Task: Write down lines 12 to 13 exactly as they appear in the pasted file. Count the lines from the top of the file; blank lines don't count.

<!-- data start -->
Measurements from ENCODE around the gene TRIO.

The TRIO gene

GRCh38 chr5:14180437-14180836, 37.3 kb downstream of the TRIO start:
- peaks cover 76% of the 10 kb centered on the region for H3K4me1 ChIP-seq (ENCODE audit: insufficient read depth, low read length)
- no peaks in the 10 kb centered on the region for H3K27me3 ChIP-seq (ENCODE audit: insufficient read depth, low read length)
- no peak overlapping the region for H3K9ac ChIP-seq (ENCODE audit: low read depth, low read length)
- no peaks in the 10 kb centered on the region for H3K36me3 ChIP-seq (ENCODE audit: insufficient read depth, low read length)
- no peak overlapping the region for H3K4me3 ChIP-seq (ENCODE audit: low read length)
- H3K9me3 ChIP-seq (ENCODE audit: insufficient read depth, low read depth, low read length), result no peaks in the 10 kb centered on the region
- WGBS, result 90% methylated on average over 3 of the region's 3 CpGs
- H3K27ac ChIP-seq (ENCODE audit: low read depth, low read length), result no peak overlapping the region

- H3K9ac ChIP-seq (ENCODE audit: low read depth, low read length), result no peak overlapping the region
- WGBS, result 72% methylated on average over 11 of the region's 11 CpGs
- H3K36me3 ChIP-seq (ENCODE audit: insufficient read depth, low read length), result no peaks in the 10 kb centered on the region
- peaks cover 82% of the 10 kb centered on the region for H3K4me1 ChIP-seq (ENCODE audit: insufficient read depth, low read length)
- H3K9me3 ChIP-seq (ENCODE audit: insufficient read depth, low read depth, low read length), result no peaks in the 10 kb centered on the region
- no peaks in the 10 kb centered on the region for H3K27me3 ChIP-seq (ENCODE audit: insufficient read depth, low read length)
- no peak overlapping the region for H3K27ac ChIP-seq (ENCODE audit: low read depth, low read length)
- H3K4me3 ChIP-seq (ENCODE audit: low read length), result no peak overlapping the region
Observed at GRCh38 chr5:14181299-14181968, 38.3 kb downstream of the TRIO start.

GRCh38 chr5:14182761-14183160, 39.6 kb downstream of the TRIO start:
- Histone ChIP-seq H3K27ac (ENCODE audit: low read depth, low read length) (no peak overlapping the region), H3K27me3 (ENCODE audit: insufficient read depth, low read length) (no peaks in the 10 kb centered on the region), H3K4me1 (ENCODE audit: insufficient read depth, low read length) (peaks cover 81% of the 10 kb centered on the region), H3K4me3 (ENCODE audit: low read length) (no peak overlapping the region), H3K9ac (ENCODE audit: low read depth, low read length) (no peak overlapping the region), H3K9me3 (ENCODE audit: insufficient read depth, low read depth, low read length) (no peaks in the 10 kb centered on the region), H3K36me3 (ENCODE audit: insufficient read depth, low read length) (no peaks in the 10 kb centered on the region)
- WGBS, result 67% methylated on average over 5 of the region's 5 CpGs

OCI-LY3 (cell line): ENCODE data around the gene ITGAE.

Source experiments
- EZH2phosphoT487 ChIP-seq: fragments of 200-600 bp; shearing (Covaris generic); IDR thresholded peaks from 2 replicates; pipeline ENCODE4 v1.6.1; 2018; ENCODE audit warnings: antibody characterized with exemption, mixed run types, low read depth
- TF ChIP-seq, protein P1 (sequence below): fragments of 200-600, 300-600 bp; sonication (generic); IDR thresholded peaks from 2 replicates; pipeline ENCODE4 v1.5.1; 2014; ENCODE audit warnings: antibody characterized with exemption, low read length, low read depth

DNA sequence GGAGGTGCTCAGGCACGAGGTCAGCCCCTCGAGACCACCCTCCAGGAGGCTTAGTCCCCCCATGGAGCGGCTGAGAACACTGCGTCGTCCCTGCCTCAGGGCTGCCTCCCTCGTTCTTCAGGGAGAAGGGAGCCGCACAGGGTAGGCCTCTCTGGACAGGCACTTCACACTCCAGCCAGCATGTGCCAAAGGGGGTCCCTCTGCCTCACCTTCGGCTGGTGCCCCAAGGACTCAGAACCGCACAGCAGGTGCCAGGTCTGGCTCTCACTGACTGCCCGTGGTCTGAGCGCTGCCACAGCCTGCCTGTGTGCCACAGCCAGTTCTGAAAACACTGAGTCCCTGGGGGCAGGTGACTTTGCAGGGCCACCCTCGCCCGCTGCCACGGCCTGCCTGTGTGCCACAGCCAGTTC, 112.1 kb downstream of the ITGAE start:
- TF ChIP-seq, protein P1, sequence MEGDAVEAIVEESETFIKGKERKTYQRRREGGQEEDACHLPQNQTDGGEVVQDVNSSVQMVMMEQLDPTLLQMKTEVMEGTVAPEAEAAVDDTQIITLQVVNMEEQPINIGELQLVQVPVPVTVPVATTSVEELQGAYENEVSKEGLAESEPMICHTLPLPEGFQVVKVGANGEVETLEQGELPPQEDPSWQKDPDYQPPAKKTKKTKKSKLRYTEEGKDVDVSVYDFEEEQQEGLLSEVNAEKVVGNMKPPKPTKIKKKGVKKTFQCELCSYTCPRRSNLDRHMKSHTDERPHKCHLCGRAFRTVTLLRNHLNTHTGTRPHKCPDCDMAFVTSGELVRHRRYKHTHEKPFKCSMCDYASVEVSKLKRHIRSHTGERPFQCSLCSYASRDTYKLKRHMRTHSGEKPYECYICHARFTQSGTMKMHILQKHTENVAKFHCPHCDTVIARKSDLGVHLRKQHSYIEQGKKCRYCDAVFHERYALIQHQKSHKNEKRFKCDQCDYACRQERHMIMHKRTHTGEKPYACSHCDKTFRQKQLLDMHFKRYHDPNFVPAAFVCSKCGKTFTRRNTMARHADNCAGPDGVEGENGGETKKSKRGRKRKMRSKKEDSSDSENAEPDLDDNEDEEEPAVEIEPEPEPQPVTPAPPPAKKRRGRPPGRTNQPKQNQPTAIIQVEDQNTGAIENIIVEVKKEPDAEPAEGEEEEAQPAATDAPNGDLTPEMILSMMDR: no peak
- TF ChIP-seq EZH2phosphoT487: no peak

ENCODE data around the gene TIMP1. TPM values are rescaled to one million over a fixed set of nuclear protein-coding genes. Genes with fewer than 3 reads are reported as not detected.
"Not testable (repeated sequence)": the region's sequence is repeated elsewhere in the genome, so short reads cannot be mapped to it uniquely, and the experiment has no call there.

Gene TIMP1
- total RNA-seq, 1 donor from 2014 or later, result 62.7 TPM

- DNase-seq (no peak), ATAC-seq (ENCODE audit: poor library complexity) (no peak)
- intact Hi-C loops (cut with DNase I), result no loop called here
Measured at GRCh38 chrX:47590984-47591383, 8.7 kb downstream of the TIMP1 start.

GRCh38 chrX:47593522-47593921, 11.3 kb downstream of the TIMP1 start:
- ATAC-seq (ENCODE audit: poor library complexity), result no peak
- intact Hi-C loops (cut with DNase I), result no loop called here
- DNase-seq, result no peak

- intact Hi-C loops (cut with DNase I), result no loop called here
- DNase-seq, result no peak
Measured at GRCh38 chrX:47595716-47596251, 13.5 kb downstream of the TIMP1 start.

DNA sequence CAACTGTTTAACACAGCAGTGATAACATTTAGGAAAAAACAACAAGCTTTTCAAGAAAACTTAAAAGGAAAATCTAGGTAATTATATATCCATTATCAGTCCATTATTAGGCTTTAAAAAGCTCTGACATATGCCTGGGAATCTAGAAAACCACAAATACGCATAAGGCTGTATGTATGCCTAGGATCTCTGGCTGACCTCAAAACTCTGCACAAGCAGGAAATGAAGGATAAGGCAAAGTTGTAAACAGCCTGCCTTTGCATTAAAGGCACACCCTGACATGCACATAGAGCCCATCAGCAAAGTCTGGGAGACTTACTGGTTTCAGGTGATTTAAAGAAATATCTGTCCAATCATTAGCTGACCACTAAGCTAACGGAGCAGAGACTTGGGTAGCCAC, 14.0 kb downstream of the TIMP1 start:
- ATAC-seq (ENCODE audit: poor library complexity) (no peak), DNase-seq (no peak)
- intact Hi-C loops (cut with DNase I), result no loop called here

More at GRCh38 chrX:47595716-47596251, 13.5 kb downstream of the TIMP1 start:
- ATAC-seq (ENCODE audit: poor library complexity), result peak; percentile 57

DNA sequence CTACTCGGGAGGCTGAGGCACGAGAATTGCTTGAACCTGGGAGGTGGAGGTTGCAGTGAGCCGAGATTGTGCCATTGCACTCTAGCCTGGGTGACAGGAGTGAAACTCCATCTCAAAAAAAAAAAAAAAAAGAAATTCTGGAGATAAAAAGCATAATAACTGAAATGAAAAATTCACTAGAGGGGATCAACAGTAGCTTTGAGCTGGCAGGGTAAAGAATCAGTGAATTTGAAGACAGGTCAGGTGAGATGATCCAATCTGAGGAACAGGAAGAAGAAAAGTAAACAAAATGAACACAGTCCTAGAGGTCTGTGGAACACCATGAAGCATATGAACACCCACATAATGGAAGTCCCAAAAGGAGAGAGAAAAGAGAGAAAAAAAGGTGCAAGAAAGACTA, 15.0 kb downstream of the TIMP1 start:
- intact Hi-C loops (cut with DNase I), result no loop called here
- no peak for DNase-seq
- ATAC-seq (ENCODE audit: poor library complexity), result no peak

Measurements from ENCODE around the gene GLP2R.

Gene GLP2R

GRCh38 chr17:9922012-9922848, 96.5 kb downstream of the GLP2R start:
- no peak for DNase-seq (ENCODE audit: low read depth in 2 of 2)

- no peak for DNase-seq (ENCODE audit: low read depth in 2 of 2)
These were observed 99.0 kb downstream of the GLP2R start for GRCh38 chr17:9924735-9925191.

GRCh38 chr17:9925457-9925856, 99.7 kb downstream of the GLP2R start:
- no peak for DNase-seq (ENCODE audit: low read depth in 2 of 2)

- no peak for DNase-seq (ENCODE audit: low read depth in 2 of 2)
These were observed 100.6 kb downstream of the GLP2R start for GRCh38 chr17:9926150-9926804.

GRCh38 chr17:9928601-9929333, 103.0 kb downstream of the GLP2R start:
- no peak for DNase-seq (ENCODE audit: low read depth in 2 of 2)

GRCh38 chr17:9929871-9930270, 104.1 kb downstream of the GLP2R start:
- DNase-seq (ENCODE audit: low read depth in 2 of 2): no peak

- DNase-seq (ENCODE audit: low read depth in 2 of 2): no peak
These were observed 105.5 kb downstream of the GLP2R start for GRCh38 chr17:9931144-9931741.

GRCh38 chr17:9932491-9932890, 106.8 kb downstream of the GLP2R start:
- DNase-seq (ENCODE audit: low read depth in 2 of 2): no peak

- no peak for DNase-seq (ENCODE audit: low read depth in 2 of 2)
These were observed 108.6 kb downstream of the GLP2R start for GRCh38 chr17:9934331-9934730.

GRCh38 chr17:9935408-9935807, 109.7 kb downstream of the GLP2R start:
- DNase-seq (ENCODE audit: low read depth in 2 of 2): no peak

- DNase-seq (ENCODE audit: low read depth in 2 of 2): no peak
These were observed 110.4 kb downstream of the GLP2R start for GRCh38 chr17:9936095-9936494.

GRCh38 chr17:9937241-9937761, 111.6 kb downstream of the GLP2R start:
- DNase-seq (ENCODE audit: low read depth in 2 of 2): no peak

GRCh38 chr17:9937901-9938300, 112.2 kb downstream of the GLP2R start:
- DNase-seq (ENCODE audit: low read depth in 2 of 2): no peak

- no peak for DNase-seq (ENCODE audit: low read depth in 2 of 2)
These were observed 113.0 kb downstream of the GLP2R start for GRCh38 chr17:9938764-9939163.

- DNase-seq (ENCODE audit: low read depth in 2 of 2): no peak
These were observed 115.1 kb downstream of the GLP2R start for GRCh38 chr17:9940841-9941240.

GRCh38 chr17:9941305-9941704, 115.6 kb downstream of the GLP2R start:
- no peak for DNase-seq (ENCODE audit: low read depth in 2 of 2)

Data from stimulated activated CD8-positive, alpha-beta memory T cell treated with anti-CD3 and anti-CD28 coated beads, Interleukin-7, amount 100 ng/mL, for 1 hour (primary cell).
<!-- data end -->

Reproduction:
- H3K9ac ChIP-seq (ENCODE audit: low read depth, low read length), result no peak overlapping the region
- WGBS, result 72% methylated on average over 11 of the region's 11 CpGs